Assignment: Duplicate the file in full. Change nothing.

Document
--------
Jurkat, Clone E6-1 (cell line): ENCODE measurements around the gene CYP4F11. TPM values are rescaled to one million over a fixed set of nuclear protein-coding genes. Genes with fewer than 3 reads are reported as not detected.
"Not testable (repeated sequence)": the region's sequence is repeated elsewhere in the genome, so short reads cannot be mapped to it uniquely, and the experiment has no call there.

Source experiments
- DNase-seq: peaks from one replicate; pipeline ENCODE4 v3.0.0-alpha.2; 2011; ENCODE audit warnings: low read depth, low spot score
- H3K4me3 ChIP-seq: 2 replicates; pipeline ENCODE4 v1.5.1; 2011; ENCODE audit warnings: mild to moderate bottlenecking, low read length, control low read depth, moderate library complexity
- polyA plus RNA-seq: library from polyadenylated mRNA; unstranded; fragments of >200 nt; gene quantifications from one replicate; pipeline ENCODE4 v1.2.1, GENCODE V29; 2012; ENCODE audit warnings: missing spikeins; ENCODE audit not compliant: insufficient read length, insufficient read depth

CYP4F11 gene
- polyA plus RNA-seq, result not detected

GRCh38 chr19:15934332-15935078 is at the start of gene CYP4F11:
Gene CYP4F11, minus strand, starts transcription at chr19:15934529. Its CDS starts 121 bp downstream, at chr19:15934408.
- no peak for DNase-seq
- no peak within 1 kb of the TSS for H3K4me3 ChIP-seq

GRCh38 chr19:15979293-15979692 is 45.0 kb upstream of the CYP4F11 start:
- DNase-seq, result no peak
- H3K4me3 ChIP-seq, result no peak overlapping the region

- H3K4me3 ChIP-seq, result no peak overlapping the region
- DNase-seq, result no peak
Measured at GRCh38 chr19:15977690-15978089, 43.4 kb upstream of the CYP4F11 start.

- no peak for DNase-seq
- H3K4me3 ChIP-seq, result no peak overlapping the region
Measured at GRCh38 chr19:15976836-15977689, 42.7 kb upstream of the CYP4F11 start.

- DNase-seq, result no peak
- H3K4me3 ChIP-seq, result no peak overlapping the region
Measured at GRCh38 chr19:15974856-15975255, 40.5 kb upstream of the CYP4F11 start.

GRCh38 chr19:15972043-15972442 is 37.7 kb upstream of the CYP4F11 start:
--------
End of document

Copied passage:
Jurkat, Clone E6-1 (cell line): ENCODE measurements around the gene CYP4F11. TPM values are rescaled to one million over a fixed set of nuclear protein-coding genes. Genes with fewer than 3 reads are reported as not detected.
"Not testable (repeated sequence)": the region's sequence is repeated elsewhere in the genome, so short reads cannot be mapped to it uniquely, and the experiment has no call there.

Source experiments
- DNase-seq: peaks from one replicate; pipeline ENCODE4 v3.0.0-alpha.2; 2011; ENCODE audit warnings: low read depth, low spot score
- H3K4me3 ChIP-seq: 2 replicates; pipeline ENCODE4 v1.5.1; 2011; ENCODE audit warnings: mild to moderate bottlenecking, low read length, control low read depth, moderate library complexity
- polyA plus RNA-seq: library from polyadenylated mRNA; unstranded; fragments of >200 nt; gene quantifications from one replicate; pipeline ENCODE4 v1.2.1, GENCODE V29; 2012; ENCODE audit warnings: missing spikeins; ENCODE audit not compliant: insufficient read length, insufficient read depth

CYP4F11 gene
- polyA plus RNA-seq, result not detected

GRCh38 chr19:15934332-15935078 is at the start of gene CYP4F11:
Gene CYP4F11, minus strand, starts transcription at chr19:15934529. Its CDS starts 121 bp downstream, at chr19:15934408.
- no peak for DNase-seq
- no peak within 1 kb of the TSS for H3K4me3 ChIP-seq

GRCh38 chr19:15979293-15979692 is 45.0 kb upstream of the CYP4F11 start:
- DNase-seq, result no peak
- H3K4me3 ChIP-seq, result no peak overlapping the region

- H3K4me3 ChIP-seq, result no peak overlapping the region
- DNase-seq, result no peak
Measured at GRCh38 chr19:15977690-15978089, 43.4 kb upstream of the CYP4F11 start.

- no peak for DNase-seq
- H3K4me3 ChIP-seq, result no peak overlapping the region
Measured at GRCh38 chr19:15976836-15977689, 42.7 kb upstream of the CYP4F11 start.

- DNase-seq, result no peak
- H3K4me3 ChIP-seq, result no peak overlapping the region
Measured at GRCh38 chr19:15974856-15975255, 40.5 kb upstream of the CYP4F11 start.

GRCh38 chr19:15972043-15972442 is 37.7 kb upstream of the CYP4F11 start: